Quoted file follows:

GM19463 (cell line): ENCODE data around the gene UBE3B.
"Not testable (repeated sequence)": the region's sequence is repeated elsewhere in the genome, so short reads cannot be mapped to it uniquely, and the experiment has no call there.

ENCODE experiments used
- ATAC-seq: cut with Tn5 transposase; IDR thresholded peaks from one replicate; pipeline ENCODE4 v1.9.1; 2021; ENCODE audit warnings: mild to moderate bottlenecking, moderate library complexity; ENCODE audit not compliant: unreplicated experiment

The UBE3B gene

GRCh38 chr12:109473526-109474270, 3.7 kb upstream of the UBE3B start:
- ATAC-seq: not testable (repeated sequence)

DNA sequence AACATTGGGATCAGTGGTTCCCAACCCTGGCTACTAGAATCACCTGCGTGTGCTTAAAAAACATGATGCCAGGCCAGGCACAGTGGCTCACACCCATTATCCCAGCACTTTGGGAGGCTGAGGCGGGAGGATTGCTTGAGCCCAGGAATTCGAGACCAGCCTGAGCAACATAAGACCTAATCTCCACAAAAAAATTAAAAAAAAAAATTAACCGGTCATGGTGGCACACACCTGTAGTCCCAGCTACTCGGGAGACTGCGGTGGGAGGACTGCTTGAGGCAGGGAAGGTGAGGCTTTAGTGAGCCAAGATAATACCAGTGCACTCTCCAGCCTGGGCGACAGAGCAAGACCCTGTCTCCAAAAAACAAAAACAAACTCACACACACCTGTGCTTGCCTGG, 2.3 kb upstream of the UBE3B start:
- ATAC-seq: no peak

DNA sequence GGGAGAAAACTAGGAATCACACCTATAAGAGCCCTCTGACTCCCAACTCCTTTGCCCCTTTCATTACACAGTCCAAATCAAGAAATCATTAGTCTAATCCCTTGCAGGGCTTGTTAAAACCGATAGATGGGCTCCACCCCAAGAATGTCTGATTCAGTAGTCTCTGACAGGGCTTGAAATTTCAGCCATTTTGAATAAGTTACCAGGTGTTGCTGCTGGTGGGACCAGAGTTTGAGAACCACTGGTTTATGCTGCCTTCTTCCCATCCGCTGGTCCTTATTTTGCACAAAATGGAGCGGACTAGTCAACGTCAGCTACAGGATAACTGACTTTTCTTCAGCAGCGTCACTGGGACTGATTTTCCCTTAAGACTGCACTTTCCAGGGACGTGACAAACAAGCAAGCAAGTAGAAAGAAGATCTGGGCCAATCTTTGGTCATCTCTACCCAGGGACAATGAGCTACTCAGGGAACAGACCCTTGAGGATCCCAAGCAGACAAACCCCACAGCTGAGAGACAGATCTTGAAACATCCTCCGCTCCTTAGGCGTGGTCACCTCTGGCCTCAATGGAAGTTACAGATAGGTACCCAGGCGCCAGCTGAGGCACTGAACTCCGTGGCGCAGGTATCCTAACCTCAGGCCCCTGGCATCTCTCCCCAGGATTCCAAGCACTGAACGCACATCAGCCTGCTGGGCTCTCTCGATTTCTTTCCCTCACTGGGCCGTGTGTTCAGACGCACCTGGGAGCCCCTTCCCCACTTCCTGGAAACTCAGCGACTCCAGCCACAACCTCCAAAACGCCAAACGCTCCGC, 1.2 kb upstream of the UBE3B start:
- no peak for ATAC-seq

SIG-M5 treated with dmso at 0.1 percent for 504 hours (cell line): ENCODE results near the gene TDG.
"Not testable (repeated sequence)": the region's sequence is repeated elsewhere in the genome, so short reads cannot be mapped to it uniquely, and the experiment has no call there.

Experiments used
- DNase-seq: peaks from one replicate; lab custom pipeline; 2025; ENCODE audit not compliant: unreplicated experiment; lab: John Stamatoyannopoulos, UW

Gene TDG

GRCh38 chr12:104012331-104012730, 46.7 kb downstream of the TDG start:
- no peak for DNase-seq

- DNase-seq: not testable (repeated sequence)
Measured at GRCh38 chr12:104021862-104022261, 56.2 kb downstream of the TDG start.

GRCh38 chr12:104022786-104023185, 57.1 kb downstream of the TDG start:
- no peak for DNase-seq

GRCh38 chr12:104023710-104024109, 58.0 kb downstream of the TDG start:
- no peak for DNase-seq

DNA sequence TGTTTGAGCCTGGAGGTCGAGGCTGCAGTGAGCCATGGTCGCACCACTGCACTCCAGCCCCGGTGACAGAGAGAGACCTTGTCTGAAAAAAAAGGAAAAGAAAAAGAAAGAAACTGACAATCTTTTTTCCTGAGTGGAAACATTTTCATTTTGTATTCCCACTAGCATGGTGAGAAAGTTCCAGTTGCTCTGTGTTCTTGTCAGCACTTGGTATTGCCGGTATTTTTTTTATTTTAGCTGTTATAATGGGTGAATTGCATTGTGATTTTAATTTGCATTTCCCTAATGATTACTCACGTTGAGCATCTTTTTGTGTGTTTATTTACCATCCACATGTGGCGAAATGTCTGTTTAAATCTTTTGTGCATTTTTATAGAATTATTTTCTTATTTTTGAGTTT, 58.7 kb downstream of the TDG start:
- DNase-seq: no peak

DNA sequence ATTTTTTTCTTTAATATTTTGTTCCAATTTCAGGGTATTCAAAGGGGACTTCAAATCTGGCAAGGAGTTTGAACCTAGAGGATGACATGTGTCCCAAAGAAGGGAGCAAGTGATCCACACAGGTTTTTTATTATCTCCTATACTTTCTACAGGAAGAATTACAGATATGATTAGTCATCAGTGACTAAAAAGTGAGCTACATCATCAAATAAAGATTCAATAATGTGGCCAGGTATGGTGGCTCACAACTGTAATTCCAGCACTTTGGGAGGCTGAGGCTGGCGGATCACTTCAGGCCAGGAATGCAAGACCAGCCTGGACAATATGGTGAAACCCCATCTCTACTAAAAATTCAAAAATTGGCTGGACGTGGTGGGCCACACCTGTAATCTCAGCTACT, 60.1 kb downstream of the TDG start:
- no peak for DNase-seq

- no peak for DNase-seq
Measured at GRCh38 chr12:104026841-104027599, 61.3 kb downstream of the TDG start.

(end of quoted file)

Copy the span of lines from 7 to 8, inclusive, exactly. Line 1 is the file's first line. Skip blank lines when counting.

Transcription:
- ATAC-seq: not testable (repeated sequence)

DNA sequence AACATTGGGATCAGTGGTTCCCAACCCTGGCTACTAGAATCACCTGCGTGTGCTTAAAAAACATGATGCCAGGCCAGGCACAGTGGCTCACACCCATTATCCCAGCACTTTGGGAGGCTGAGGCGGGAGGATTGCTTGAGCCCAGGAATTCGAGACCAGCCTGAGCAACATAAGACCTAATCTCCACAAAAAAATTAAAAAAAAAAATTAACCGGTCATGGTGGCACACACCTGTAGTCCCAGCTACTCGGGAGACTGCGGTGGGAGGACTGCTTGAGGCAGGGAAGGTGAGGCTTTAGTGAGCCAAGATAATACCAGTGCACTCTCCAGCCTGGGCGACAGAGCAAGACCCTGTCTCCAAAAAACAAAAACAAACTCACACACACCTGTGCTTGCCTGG, 2.3 kb upstream of the UBE3B start: